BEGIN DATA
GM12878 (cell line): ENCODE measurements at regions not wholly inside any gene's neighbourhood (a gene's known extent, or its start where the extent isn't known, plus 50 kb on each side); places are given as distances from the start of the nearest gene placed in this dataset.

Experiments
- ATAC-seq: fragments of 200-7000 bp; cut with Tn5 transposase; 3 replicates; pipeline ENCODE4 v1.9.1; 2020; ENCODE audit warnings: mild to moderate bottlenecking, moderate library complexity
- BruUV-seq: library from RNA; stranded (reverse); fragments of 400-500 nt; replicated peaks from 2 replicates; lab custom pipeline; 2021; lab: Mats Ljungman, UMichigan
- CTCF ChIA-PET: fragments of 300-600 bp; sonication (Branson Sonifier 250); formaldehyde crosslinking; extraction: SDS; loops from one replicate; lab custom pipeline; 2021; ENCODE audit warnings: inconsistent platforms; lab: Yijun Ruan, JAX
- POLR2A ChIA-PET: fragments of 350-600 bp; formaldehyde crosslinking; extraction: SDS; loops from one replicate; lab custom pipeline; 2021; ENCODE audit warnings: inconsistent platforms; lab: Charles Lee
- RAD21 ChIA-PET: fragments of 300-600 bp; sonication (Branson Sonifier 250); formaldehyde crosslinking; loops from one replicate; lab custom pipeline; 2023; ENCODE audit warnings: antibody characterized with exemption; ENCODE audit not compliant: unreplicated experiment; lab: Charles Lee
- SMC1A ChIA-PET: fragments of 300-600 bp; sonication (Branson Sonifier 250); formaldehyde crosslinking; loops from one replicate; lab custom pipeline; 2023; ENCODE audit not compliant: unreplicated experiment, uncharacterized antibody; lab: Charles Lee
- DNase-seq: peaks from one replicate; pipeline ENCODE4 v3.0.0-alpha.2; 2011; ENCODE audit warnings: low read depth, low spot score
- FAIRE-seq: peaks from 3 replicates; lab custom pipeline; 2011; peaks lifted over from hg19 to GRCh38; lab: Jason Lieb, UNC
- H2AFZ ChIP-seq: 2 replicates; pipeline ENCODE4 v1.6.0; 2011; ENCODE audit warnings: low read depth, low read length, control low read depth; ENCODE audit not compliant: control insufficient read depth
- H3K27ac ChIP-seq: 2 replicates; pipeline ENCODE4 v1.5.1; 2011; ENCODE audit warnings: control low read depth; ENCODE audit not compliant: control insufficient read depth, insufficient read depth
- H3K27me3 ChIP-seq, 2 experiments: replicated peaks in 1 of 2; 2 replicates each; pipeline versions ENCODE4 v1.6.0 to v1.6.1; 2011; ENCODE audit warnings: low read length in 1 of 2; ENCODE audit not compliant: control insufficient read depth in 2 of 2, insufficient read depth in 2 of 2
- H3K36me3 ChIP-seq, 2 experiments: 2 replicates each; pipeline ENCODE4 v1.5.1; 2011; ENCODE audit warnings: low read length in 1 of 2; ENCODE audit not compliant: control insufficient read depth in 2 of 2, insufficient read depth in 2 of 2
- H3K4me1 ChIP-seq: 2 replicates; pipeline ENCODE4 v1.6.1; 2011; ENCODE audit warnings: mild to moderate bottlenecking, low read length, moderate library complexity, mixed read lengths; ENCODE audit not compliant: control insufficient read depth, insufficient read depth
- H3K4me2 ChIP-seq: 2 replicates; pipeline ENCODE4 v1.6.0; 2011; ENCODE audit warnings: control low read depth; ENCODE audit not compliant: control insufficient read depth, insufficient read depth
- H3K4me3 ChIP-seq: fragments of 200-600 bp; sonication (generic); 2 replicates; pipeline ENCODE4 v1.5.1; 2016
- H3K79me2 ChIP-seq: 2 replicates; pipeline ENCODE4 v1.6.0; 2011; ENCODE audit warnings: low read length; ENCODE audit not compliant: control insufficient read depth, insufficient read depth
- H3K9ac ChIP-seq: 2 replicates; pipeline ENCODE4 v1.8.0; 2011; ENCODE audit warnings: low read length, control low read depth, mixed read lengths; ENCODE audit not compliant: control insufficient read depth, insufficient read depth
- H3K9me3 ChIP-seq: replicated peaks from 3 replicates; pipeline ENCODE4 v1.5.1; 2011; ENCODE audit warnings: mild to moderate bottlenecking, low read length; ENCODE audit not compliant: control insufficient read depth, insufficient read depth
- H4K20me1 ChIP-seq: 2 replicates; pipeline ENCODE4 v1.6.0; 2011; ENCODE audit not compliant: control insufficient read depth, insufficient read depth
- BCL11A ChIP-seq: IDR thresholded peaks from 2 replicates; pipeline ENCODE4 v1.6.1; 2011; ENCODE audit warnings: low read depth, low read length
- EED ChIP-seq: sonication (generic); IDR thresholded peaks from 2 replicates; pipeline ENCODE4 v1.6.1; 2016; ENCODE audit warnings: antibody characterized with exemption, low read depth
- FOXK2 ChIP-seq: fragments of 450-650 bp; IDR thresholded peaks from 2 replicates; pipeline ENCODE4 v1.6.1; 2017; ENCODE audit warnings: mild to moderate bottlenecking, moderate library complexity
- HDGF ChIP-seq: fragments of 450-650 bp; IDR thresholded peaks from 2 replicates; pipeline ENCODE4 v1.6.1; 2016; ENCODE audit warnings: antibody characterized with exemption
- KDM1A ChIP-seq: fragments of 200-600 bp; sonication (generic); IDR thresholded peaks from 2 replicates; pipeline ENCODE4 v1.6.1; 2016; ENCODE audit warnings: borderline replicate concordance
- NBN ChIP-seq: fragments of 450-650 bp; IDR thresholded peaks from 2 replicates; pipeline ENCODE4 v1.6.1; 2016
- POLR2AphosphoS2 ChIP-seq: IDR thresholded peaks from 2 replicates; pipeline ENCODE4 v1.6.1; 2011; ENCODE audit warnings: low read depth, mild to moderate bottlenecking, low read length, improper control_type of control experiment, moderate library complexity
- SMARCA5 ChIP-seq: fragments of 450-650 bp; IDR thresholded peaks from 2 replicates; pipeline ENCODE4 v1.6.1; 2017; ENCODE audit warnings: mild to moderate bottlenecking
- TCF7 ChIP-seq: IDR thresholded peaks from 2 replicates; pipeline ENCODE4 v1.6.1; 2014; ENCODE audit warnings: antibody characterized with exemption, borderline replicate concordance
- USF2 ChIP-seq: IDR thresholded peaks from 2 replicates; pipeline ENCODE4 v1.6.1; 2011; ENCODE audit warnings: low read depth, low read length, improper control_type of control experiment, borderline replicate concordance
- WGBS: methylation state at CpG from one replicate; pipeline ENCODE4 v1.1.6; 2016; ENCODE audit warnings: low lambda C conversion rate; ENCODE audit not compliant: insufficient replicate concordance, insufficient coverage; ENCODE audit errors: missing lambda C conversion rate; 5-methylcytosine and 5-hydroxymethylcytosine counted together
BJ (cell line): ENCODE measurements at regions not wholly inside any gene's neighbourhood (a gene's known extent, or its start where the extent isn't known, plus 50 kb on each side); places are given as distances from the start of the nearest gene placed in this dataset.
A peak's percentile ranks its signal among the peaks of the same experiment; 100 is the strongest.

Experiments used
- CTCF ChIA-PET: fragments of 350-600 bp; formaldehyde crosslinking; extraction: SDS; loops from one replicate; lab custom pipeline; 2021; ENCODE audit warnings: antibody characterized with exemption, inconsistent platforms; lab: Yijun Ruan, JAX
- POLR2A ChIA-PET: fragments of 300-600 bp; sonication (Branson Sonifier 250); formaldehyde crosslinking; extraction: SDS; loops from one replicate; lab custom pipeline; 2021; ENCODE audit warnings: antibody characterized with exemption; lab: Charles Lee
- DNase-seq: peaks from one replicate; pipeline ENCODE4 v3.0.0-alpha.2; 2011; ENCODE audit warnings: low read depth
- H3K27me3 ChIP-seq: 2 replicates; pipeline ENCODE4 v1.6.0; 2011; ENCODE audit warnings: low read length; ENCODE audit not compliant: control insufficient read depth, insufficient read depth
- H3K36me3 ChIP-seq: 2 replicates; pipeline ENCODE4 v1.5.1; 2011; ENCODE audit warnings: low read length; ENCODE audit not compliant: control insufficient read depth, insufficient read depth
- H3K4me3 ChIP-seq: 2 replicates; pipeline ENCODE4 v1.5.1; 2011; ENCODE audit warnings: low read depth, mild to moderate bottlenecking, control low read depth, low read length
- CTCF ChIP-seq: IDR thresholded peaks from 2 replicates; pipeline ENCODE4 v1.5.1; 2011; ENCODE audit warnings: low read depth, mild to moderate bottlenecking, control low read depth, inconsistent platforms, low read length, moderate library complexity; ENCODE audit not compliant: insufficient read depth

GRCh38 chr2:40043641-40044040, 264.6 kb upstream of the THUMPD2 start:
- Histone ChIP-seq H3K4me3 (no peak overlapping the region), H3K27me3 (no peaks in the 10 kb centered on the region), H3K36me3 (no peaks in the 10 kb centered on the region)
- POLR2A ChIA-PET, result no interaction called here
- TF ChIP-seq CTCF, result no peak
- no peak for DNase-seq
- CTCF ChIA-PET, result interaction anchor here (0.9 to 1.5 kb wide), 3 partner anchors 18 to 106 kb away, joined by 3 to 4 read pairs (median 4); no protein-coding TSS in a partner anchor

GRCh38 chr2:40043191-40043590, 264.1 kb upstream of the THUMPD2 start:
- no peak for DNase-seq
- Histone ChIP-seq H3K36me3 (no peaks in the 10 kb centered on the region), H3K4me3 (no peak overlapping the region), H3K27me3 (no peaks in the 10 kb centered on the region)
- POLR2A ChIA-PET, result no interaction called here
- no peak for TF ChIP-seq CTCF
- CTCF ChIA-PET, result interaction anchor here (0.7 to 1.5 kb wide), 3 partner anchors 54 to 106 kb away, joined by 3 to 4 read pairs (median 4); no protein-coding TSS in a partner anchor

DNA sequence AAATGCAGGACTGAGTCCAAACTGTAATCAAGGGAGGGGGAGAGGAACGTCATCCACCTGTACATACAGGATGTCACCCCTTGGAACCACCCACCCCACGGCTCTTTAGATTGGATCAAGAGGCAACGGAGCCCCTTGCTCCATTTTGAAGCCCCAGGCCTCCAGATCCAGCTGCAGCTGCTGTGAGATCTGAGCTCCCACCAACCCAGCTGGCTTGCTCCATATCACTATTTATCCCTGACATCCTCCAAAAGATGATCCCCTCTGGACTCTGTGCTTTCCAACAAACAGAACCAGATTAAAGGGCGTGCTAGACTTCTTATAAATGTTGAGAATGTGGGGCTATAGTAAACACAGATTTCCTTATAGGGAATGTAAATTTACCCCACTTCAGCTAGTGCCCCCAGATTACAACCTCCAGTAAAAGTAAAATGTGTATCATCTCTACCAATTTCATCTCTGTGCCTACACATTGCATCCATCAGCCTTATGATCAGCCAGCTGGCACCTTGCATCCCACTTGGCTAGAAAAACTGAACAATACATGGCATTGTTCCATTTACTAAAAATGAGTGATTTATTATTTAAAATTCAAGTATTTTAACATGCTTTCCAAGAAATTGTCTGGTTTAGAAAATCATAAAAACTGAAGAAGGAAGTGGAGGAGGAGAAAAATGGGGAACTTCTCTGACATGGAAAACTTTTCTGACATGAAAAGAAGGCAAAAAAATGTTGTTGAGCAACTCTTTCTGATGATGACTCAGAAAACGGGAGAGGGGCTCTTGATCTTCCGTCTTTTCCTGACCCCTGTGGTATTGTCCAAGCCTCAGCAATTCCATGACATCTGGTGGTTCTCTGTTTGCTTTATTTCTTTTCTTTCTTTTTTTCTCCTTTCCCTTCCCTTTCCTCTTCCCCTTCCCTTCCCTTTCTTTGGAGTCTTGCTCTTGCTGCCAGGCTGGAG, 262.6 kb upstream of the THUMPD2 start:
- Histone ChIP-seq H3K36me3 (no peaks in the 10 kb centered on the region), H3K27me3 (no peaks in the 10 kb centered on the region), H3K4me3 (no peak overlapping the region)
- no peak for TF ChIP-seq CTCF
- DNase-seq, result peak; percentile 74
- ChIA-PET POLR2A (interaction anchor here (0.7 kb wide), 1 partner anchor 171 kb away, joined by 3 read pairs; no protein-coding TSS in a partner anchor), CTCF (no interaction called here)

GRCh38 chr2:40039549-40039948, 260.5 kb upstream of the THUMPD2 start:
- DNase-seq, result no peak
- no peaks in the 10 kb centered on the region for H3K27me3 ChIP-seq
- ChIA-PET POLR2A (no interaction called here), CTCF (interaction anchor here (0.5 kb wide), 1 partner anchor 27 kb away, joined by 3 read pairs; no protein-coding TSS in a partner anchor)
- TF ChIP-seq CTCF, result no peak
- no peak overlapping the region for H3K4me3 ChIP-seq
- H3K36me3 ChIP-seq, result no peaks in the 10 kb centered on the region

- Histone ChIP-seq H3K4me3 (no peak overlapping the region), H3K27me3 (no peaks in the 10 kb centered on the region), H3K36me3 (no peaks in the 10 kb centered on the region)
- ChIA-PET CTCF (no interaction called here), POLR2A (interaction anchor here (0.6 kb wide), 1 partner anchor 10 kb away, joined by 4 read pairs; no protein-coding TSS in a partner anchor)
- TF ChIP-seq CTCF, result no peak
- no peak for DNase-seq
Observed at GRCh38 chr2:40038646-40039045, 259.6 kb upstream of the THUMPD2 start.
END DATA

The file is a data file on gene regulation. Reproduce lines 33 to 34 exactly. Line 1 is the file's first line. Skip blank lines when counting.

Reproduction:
BJ (cell line): ENCODE measurements at regions not wholly inside any gene's neighbourhood (a gene's known extent, or its start where the extent isn't known, plus 50 kb on each side); places are given as distances from the start of the nearest gene placed in this dataset.
A peak's percentile ranks its signal among the peaks of the same experiment; 100 is the strongest.